Revelation 21:1-8, “Behold, I Make All Things New”

1] Now I saw a new heaven and a new earth, for the first heaven and the first earth had passed away.  Also there was no more sea.  2] Then I, John, saw the holy city, New Jerusalem, coming down out of heaven from God, prepared as a bride adorned for her husband.  3] And I heard a loud voice from heaven saying, “Behold, the tabernacle of God is with men, and He will dwell with them, and they shall be His people.  God Himself will be with them and be their God.  4] And God will wipe away every tear from their eyes;  there shall be no more death, nor sorrow, nor crying.  There shall be no more pain, for the former things have passed away.”

5] Then He who sat on the throne said, “Behold, I make all things new. ”  And He said to me, “Write, for these words are true and faithful.”

6] And He said to me, “It is done!  I am the Alpha and the Omega, the Beginning and the end.  I will give of the fountain of the water of life freely to him who thirsts.  7] He who overcomes shall inherit all things, and I will be his God and he shall by My son.  8] But the cowardly, unbelieving, murderers, sexually immoral, sorcerers, idolaters, and all liars shall have their part in the lake which burns with fire and brimstone, which is the second death.”

Having gone past the end even of the existence of this planet, John brings to our attention some new things in the rest of the book.

There’s some discussion about verse 1.  John saw a new heaven and a new earth, of that there is no doubt, but the question is, will God create a completely new earth, or just rejuvenate this present one?  21:11 describes the Occupant of the Great White Throne as One from whose face the earth and the heaven fled away.  And there was found no place for them.  22:1 calls them “the first,” indicating the presence of a “second,” that is, brand new heaven and earth.   

In v. 2, he describes the new Jerusalem coming down out of heaven.  “Prepared as a bride” implies the splendor he will describe later on. 

Vs. 3 and 4 give a great promise:  the dwelling of God with men.  No longer will there be distance between the Creator and His creation, but He will be their God and I believe there will be fellowship such as was enjoyed in the Garden of Eden before the Fall.  In addition, God will wipe away every tear from their eyes; there shall be no more death, nor sorrow, nor crying.  There shall be no more pain, for the former things have passed away.  That which is likely to be the description of much of life as we now know it will be no more and those moments of supreme happiness which are occasionally enjoyed now, as in a wedding or the birth of a baby or in the reunion of friends or family will be the norm in that place.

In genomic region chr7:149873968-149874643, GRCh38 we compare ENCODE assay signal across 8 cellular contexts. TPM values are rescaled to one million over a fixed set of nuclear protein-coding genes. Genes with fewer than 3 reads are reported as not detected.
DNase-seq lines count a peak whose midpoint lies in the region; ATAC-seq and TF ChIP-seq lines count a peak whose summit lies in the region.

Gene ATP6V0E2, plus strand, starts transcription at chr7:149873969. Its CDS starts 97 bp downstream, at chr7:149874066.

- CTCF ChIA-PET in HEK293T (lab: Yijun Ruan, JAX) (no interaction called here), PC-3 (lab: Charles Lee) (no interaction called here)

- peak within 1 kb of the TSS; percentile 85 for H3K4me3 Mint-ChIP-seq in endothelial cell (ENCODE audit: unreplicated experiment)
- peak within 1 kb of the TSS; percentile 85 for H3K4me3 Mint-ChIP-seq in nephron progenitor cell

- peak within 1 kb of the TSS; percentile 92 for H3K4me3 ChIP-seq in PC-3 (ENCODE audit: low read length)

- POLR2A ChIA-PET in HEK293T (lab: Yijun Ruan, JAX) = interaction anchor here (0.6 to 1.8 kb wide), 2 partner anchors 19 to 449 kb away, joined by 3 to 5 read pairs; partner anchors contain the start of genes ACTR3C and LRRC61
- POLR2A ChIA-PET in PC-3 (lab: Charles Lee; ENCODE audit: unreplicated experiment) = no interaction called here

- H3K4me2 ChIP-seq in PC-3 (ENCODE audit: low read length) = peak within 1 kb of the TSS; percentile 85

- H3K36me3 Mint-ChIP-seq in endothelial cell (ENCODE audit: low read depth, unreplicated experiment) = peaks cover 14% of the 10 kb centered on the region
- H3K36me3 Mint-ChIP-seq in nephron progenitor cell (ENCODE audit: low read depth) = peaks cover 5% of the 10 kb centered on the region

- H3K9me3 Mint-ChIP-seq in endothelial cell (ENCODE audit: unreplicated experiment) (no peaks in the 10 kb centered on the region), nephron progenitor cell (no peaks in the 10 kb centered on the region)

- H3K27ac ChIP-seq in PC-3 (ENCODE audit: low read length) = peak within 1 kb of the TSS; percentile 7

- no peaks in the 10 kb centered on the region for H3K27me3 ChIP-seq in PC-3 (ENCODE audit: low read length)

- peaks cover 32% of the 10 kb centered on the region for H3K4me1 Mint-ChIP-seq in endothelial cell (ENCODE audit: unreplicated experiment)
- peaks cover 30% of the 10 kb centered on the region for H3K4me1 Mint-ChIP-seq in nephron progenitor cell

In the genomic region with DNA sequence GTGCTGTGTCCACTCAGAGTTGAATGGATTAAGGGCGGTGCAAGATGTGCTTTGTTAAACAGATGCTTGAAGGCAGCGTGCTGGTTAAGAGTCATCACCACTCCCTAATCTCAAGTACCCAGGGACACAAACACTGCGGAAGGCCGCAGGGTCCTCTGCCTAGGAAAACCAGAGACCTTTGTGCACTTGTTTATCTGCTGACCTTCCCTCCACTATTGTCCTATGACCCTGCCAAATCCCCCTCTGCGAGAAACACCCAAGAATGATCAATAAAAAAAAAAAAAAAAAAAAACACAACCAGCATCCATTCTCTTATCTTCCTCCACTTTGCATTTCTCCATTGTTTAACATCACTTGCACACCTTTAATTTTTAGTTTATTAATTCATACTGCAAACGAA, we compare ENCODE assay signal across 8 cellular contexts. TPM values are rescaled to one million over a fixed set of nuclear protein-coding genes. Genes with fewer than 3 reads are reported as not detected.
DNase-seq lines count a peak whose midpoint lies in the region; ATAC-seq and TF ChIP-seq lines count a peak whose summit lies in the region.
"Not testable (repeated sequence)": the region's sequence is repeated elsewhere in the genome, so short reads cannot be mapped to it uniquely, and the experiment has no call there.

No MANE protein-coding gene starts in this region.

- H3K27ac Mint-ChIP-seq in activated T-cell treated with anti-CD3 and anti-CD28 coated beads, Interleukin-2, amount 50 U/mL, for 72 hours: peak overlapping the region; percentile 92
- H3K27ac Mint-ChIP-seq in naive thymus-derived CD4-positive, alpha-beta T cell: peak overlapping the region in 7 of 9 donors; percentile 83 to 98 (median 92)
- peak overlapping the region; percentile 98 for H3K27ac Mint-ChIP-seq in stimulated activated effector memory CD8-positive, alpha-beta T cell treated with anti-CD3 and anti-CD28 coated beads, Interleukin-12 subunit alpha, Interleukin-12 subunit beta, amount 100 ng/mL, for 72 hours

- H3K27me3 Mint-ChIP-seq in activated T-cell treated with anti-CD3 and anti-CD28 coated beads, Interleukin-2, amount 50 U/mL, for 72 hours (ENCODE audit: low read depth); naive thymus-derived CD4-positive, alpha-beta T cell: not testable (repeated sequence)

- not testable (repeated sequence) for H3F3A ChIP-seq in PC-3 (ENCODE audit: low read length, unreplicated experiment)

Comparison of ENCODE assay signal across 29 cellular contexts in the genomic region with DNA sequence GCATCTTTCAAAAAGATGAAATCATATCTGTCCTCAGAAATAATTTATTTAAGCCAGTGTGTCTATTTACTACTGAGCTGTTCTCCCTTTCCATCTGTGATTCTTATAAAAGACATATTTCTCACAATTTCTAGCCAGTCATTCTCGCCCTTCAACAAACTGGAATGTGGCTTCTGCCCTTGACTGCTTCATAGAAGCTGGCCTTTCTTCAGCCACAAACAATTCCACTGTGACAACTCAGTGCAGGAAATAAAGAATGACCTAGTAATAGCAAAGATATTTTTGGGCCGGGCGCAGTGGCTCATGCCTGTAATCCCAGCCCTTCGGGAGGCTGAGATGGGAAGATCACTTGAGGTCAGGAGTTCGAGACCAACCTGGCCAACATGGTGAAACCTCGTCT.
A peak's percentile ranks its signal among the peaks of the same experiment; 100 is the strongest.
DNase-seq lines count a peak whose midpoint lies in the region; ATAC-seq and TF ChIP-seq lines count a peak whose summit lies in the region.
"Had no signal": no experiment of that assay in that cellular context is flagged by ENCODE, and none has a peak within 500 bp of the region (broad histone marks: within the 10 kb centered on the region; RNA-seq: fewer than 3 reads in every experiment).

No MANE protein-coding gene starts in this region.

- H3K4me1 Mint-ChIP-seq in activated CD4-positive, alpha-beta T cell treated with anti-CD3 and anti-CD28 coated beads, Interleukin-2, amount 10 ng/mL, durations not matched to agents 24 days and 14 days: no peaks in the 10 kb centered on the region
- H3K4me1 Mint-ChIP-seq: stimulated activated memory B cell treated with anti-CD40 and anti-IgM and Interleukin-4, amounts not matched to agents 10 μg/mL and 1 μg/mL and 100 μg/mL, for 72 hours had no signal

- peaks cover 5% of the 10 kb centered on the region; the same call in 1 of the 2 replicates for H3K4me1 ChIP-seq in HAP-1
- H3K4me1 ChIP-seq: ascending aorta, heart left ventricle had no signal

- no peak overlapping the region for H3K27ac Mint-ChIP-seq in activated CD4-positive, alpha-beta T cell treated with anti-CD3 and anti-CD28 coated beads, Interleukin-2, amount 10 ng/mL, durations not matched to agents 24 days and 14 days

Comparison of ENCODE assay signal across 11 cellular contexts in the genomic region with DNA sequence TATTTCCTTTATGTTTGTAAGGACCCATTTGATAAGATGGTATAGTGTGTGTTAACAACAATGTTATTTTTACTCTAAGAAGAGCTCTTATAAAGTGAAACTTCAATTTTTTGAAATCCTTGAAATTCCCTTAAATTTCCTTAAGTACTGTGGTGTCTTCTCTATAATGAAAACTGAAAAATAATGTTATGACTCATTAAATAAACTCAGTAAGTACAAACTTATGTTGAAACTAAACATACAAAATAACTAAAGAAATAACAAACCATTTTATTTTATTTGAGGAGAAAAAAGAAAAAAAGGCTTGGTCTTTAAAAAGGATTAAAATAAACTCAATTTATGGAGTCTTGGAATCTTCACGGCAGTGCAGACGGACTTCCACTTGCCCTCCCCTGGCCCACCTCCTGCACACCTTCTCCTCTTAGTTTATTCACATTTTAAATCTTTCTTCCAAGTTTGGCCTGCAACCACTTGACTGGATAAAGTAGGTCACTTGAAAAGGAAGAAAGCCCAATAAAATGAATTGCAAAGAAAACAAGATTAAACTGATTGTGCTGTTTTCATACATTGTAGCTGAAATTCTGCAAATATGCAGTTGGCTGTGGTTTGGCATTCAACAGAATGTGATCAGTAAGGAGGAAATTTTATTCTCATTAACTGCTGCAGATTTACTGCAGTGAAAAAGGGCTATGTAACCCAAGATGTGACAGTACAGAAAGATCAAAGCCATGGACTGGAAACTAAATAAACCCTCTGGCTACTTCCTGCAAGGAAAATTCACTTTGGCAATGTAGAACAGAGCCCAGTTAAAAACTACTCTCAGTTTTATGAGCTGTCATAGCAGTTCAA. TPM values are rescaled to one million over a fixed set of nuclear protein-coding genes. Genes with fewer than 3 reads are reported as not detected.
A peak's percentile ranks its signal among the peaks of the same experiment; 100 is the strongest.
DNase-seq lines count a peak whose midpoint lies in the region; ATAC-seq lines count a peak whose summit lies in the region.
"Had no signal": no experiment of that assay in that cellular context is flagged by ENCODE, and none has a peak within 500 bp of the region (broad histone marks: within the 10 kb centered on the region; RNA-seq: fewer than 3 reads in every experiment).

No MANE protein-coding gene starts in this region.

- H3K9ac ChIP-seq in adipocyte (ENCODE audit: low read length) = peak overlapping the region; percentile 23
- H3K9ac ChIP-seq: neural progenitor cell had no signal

V. 5 gives us the assurance that these words are true and faithful.  We can depend on them.

The world will crumble away, history as we know it will cease to exist, and things will be completely new and different.  God remains.  As Psalm 102:25-27 says,

Of old You laid the foundations of the earth,
And the heavens are the work of your hands.
They will perish, but You will endure;
Yes, they will grow old like a garment;
Like a cloak You will change them,
And they will be changed.
But you are the same
And Your years will have no end.  

For the most part, we want permanence and stability in our lives.  We want what we might call a comfort zone.  But unless we look to God and follow and serve Him, anything of this world that we look to will eventually disappear, or we’ll leave this life and all those things – then what?

It is only God who remains to the end – and beyond.

He can do that because as verse 6, echoing 1:8, reminds us, He is the beginning and end, the A and the Z, of life and creation.  Nothing exists without and apart from Him and nothing is without purpose, even though we may not and probably don’t understand it.  After all, how much could an ant understand of chemistry or physics?  And that gulf is nothing compared to the gulf between us and God.